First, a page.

You may have grown up believing, as many of us have, that therapy or counseling was only for “crazy people” and therefore have never gone to anyone to talk about your problems dealing with the past or the present. Not true. Back in the old days there was usually someone we could seek out for wisdom or guidance, perhaps a village elder, a priest, pastor or rabbi, or a grandparent. Maybe we even spoke with the friendly family doctor who came to the house, and who knew us all by name and had time to listen.

How times have changed! We Americans move around so much that seldom do we live as adults in the town where we were born, or die where our ancestors did. If we do live all our lives in the same town, chances are our childhood friends and even our children and grandchildren have moved away. By the time old issues have begun to disturb us in our later years, our own wise ancestors have gone on and our friends may be too focused on their own problems to hear ours.
Getting help
When we need to sort out some feelings, we may not know who might help us work it all out. This kind of help is what psychotherapy—sometimes called “talk therapy” or counseling—is for, among other things. It’s your opportunity to unpack that virtual steamer trunk with someone able to help you go through it and figure out what it all means. You can start by asking your family doctor to recommend a psychotherapist who accepts your insurance. If you have Medicare and a supplemental “Medigap” policy, you may not have to pay anything at all to see a psychologist or clinical social worker. You call for an appointment and go in to meet with the therapist who will ask some questions in order to best learn how to help you. Sometimes an urgent need is revealed in the first session or two indicating a referral to a medical doctor or other specialist before talk therapy is appropriate. Once the initial process is complete and therapy has been deemed appropriate, a regular appointment is set up. Then begins a potentially healing conversation over a period of weeks or months, and sometimes longer, where you and your therapist explore together the things that have troubled your sleep or disturbed your waking hours. You don’t have to struggle alone.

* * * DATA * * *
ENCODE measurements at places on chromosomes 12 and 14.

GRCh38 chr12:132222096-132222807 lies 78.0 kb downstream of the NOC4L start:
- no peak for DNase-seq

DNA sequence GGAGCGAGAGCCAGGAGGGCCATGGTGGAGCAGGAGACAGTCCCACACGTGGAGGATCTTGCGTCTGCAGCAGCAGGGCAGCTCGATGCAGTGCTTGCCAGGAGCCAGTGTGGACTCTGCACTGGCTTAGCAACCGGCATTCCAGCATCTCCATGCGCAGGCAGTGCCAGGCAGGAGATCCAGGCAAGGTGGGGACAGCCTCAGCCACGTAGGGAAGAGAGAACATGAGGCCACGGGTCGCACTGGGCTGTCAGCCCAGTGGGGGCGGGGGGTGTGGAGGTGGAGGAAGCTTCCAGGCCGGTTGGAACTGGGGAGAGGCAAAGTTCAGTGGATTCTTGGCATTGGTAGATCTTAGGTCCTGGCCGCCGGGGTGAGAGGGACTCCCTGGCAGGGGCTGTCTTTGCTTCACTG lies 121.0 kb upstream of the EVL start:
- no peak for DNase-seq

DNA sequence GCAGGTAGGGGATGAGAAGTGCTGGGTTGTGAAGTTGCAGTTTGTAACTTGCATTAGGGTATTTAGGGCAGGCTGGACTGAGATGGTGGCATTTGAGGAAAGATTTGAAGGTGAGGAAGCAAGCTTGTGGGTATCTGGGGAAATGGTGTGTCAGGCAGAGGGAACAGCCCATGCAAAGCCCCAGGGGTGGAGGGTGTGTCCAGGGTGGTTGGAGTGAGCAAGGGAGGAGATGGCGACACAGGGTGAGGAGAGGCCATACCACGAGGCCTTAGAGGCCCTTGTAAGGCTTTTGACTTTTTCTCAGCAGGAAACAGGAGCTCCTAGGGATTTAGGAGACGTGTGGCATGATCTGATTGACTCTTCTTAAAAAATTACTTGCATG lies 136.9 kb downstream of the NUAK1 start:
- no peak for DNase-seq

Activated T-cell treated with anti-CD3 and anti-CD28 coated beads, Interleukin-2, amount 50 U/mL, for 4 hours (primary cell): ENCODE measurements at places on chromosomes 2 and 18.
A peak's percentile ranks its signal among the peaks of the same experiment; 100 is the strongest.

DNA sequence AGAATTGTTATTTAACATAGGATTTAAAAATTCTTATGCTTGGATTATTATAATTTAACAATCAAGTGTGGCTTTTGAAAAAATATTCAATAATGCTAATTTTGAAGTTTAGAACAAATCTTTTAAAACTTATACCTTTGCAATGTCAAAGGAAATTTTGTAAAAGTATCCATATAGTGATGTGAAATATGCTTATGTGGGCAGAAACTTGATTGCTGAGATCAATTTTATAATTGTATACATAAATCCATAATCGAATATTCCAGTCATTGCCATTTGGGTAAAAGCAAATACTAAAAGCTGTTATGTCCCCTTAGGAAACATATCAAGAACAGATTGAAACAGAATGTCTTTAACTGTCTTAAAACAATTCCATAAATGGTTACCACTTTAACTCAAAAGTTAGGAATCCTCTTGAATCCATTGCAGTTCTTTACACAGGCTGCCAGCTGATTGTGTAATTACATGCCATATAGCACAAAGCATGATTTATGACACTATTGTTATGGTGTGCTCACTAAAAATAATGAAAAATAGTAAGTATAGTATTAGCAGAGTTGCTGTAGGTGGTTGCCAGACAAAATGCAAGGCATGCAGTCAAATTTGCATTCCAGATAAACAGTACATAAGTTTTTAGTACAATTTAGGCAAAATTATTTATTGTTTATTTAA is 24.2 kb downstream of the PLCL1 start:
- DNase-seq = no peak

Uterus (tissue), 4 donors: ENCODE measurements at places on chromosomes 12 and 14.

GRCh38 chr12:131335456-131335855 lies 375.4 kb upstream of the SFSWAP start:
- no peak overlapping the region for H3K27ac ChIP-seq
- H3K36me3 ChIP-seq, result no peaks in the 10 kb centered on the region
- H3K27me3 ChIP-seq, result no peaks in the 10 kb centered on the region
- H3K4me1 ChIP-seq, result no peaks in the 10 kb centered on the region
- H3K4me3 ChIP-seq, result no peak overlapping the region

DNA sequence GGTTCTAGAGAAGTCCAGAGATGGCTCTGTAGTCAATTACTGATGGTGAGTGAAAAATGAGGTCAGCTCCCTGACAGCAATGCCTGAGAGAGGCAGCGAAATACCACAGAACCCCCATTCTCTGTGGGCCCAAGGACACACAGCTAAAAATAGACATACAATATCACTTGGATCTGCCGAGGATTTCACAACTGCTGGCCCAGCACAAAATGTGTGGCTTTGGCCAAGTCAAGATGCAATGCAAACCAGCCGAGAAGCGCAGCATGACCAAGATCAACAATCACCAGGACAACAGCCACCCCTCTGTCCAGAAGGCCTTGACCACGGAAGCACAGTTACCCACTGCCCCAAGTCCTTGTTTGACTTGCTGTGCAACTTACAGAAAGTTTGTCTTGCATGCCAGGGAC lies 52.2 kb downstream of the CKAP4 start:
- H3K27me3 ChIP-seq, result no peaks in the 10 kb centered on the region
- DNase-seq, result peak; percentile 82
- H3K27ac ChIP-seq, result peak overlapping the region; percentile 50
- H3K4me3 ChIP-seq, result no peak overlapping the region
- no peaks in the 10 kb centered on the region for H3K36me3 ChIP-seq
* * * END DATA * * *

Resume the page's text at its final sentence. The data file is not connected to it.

So if a news story or sudden memory troubles your sleep, causes you to mull over your own life experiences, or fills your mind and heart with disturbing thoughts, feelings, or even vivid memories, talk therapy may help you begin to “believe it really happened,” so the experience can assume its rightful place in your life—in the past. Your life experiences are valuable chapters in your life story, each contributing to who you are. In the process of claiming those chapters as your own, you might come away with new knowledge about your strengths and abilities, and a new respect for who you have become.

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"I Just Can’t Believe It!"
   authored by:
PSYCHOLOGY
Shielagh Shusta-Hochberg is a clinical psychologist in private practice in Manhattan. Dr. Shusta-Hochberg received her doctorate from the Adelphi University Derner Institute for Advanced Psychological Studies. She treats a variety of psychological is...